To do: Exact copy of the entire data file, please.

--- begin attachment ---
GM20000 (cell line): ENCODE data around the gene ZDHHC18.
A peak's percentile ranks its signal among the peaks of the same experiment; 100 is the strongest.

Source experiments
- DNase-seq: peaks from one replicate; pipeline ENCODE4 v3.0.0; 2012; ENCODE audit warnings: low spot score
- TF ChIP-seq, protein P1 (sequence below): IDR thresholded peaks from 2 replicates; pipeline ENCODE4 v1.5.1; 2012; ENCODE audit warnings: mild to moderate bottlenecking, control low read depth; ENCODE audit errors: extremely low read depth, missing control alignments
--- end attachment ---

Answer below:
GM20000 (cell line): ENCODE data around the gene ZDHHC18.
A peak's percentile ranks its signal among the peaks of the same experiment; 100 is the strongest.

Source experiments
- DNase-seq: peaks from one replicate; pipeline ENCODE4 v3.0.0; 2012; ENCODE audit warnings: low spot score
- TF ChIP-seq, protein P1 (sequence below): IDR thresholded peaks from 2 replicates; pipeline ENCODE4 v1.5.1; 2012; ENCODE audit warnings: mild to moderate bottlenecking, control low read depth; ENCODE audit errors: extremely low read depth, missing control alignments